Thursday, 7 May 2015

MS in Iceland

Sveinbjornsdottir S, Magnusson H, Benedikz JE Multiple sclerosis in Iceland from 1900 to 2000: A total population study. Mult Scler Relat Disord. 2014;3(3):375-83.

The epidemiology of multiple sclerosis (MS) in Iceland in1900-2000 is presented. The incidence increased significantly from 2.58×100,000 in 1950 to 5.06×
100,000 in 2000 (from 2.71 to 7.03×100,000 for women and from 2.55 to 3.10×100,000 for men) with a yearly increase by a factor of 1.0816 per year for women and 1.01207 per year for men . Prevalence standardized to the European standard population rose from 29.9×100,000 in 1950 to 131.7×100,000 in 2000. The standardized prevalence was constantly higher amongst women (42.8-181.6×100,000 vs. 16.7-81.5×100,000 for men) with a female to male ratio of 2.6 in 1950 and in 2000. Mean age at onset for all patients increased from 27.8 years in 1950 to 30.7 years in 2000 (from 27.0 to 30.1 years for women and from 28.6 to 32.2 years for men). Children and adolescents (<18 years) were 9.6% of all, of whom 60% were diagnosed after 1970. Mean age of onset for children and adolescents was 14.7 years (9-17 years, 95% CI 4.2 years). The rise in incidence and prevalence can have multiple explanations, including diagnosis of milder forms of MS, increased awareness of MS in the older population, better diagnostic measures and longer survival but the authors find it likely that there has been a true rise in the MS incidence.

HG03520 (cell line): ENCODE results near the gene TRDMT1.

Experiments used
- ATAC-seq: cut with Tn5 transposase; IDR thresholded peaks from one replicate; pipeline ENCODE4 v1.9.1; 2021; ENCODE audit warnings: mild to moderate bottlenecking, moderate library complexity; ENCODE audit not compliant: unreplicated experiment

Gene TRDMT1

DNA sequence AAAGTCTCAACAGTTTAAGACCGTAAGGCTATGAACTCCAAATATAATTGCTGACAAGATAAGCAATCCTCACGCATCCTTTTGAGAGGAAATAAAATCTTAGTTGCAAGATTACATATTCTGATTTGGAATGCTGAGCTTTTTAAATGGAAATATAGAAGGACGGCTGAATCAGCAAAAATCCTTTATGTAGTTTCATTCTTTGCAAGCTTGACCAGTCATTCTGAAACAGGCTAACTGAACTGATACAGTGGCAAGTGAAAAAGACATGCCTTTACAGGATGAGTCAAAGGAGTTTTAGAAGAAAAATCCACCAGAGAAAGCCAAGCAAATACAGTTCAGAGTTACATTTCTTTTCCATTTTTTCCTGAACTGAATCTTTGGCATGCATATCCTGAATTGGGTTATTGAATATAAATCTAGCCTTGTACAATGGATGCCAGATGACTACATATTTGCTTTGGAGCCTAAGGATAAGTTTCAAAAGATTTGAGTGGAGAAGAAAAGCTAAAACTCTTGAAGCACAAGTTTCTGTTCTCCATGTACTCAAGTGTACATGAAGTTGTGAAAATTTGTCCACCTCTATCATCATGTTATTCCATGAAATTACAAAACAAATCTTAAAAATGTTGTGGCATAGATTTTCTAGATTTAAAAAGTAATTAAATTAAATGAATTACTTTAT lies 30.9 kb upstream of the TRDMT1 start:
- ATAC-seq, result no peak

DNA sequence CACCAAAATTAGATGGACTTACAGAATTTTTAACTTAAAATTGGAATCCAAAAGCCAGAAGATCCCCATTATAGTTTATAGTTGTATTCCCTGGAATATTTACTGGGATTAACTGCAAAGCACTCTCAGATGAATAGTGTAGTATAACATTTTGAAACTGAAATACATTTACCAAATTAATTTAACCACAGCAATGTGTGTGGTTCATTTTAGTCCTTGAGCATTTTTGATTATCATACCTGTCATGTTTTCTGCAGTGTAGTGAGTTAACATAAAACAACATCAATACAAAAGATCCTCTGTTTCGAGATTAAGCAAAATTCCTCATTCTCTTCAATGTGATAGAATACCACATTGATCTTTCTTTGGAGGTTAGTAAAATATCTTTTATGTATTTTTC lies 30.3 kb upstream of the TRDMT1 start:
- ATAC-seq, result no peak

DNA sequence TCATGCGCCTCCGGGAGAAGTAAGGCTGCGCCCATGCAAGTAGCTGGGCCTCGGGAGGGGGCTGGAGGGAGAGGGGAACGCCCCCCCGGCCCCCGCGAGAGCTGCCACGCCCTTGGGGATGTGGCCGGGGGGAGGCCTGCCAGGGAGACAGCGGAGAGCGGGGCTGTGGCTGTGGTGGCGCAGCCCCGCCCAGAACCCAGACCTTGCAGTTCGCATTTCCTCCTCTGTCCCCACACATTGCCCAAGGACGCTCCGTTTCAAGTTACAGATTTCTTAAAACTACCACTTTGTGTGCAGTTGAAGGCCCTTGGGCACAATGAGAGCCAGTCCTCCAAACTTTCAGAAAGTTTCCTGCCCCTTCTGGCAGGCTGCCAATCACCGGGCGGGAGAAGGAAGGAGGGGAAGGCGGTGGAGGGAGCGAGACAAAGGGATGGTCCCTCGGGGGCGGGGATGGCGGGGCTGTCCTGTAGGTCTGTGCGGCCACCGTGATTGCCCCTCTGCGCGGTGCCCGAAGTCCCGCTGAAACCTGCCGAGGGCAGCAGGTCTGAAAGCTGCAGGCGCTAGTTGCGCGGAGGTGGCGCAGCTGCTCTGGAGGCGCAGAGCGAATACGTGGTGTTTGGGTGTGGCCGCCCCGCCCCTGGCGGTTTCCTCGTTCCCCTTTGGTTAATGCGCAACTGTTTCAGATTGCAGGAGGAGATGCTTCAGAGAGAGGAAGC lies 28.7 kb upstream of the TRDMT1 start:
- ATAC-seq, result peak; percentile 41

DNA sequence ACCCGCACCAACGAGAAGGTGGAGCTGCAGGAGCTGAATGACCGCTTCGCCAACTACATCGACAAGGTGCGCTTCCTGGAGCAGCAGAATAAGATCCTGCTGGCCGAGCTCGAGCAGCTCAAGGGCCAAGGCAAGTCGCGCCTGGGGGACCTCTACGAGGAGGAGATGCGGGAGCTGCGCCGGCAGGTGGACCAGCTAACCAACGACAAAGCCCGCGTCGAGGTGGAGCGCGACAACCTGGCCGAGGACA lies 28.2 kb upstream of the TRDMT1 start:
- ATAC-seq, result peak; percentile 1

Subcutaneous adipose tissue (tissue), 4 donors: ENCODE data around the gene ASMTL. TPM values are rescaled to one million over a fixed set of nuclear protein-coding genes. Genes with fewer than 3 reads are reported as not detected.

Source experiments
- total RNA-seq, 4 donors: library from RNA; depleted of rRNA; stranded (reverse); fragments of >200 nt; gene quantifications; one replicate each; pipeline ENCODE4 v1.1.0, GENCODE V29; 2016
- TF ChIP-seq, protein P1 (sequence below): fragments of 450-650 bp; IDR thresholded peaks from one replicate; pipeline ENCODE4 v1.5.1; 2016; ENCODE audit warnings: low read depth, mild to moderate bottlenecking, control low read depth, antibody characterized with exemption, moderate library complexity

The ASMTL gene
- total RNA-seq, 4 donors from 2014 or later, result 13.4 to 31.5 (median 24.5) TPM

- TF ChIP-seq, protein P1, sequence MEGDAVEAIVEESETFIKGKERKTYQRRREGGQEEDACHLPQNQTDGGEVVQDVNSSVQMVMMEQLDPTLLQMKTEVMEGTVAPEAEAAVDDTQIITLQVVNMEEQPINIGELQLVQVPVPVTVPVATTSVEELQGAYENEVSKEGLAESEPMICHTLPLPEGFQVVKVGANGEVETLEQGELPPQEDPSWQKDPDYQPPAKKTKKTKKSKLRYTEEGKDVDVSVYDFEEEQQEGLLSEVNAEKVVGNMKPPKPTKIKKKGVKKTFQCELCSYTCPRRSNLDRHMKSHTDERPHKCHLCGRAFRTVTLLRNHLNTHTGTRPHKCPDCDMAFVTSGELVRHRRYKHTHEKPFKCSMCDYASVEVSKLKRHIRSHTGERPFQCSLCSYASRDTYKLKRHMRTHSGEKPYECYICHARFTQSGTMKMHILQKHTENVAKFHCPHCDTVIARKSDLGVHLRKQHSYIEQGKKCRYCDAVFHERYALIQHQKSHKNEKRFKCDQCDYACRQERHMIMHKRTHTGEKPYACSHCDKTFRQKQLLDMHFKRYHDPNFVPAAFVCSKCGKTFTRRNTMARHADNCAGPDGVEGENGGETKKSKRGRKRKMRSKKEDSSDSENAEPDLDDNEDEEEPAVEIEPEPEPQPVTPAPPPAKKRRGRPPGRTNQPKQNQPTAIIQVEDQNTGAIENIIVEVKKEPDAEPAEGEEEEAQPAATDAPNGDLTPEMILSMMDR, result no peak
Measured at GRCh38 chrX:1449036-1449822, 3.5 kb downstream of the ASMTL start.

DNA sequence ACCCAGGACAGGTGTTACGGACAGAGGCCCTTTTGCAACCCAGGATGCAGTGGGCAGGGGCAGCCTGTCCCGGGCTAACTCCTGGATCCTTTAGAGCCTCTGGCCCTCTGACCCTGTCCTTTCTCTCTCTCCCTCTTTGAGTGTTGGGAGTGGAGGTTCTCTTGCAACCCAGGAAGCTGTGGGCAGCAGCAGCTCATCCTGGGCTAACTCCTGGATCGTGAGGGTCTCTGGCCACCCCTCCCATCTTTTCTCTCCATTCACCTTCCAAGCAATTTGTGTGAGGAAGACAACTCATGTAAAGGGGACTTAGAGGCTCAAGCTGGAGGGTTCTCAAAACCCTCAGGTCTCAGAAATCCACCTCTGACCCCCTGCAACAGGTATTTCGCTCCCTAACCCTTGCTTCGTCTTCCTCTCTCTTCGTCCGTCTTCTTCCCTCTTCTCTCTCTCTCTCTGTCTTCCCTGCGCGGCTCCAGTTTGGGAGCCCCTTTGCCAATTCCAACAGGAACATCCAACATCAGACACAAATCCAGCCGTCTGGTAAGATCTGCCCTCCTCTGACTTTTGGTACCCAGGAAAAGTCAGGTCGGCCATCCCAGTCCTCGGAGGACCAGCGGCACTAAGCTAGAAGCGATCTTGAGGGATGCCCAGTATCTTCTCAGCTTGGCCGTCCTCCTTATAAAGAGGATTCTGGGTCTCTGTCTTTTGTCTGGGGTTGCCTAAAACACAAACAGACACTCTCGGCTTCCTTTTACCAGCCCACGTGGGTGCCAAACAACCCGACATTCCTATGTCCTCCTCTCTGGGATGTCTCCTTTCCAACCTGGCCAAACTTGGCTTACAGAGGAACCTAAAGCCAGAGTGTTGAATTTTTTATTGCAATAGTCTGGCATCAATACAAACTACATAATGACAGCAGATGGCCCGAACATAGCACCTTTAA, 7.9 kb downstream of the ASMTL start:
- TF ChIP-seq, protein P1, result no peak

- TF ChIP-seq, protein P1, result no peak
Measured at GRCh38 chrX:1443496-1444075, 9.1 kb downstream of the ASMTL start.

1. I could not read the study in full. Were the genetic factors and the low sun exposure possible causes for this increase in Iceland? I could not see the study assessed possible risk factors ...

  2. A lot like the Faroe Islands then
    Viral cause!!
    Get your charcot study out asap some of us don't have time to sit and wait


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